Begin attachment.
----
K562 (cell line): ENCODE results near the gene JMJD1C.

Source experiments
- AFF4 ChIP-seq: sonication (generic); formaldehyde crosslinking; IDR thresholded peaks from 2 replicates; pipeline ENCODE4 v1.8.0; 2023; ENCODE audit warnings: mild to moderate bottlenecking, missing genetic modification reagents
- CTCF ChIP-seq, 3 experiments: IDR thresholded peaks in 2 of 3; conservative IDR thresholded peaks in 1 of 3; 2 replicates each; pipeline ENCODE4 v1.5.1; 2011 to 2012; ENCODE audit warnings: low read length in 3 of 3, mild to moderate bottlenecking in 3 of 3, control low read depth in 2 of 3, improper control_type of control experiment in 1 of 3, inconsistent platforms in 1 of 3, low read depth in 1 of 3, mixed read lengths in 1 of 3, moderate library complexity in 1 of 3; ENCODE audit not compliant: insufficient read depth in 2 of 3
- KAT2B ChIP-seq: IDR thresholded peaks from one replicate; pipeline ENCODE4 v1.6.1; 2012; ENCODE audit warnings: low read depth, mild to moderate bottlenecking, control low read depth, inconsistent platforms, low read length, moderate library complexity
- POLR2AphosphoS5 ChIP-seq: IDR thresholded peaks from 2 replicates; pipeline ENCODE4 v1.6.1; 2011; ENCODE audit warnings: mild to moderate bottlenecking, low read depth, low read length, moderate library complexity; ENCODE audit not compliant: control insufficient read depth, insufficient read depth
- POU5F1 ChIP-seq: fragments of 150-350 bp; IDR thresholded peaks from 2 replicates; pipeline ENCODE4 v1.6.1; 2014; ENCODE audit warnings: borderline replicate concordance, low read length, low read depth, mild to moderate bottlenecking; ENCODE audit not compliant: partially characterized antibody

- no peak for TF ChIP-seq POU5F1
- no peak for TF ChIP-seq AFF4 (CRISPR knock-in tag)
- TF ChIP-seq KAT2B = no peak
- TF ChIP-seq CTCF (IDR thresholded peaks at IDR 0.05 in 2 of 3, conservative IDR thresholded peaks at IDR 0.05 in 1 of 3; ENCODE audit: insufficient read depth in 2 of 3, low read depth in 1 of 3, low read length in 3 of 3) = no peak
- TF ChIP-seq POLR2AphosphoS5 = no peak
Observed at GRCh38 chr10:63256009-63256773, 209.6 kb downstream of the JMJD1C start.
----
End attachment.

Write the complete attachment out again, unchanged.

K562 (cell line): ENCODE results near the gene JMJD1C.

Source experiments
- AFF4 ChIP-seq: sonication (generic); formaldehyde crosslinking; IDR thresholded peaks from 2 replicates; pipeline ENCODE4 v1.8.0; 2023; ENCODE audit warnings: mild to moderate bottlenecking, missing genetic modification reagents
- CTCF ChIP-seq, 3 experiments: IDR thresholded peaks in 2 of 3; conservative IDR thresholded peaks in 1 of 3; 2 replicates each; pipeline ENCODE4 v1.5.1; 2011 to 2012; ENCODE audit warnings: low read length in 3 of 3, mild to moderate bottlenecking in 3 of 3, control low read depth in 2 of 3, improper control_type of control experiment in 1 of 3, inconsistent platforms in 1 of 3, low read depth in 1 of 3, mixed read lengths in 1 of 3, moderate library complexity in 1 of 3; ENCODE audit not compliant: insufficient read depth in 2 of 3
- KAT2B ChIP-seq: IDR thresholded peaks from one replicate; pipeline ENCODE4 v1.6.1; 2012; ENCODE audit warnings: low read depth, mild to moderate bottlenecking, control low read depth, inconsistent platforms, low read length, moderate library complexity
- POLR2AphosphoS5 ChIP-seq: IDR thresholded peaks from 2 replicates; pipeline ENCODE4 v1.6.1; 2011; ENCODE audit warnings: mild to moderate bottlenecking, low read depth, low read length, moderate library complexity; ENCODE audit not compliant: control insufficient read depth, insufficient read depth
- POU5F1 ChIP-seq: fragments of 150-350 bp; IDR thresholded peaks from 2 replicates; pipeline ENCODE4 v1.6.1; 2014; ENCODE audit warnings: borderline replicate concordance, low read length, low read depth, mild to moderate bottlenecking; ENCODE audit not compliant: partially characterized antibody

- no peak for TF ChIP-seq POU5F1
- no peak for TF ChIP-seq AFF4 (CRISPR knock-in tag)
- TF ChIP-seq KAT2B = no peak
- TF ChIP-seq CTCF (IDR thresholded peaks at IDR 0.05 in 2 of 3, conservative IDR thresholded peaks at IDR 0.05 in 1 of 3; ENCODE audit: insufficient read depth in 2 of 3, low read depth in 1 of 3, low read length in 3 of 3) = no peak
- TF ChIP-seq POLR2AphosphoS5 = no peak
Observed at GRCh38 chr10:63256009-63256773, 209.6 kb downstream of the JMJD1C start.